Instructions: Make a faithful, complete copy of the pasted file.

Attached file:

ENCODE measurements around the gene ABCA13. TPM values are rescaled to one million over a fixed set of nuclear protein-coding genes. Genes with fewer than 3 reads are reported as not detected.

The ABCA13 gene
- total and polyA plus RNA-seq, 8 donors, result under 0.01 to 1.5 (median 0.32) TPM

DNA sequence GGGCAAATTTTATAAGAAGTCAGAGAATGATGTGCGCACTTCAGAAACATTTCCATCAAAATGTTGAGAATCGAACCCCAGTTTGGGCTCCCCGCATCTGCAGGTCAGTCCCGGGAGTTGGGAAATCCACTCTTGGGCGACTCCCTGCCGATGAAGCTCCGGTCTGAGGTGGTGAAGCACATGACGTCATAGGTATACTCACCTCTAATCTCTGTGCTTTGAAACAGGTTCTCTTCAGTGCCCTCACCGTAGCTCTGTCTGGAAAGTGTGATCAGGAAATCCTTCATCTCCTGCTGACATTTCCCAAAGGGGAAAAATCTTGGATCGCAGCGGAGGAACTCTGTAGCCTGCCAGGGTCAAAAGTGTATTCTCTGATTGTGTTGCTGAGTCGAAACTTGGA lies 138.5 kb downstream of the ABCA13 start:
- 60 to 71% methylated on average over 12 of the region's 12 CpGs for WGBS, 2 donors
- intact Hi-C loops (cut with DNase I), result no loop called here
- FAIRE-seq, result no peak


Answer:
ENCODE measurements around the gene ABCA13. TPM values are rescaled to one million over a fixed set of nuclear protein-coding genes. Genes with fewer than 3 reads are reported as not detected.

The ABCA13 gene
- total and polyA plus RNA-seq, 8 donors, result under 0.01 to 1.5 (median 0.32) TPM

DNA sequence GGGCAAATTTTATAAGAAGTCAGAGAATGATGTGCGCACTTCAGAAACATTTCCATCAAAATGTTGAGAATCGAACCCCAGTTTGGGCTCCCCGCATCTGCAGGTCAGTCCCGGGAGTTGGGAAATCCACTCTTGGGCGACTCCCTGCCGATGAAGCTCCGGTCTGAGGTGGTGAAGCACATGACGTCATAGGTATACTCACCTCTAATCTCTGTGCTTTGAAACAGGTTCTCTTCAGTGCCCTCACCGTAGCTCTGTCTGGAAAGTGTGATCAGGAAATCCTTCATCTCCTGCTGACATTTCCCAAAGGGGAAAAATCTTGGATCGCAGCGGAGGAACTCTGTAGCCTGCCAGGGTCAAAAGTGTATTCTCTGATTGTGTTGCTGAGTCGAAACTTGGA lies 138.5 kb downstream of the ABCA13 start:
- 60 to 71% methylated on average over 12 of the region's 12 CpGs for WGBS, 2 donors
- intact Hi-C loops (cut with DNase I), result no loop called here
- FAIRE-seq, result no peak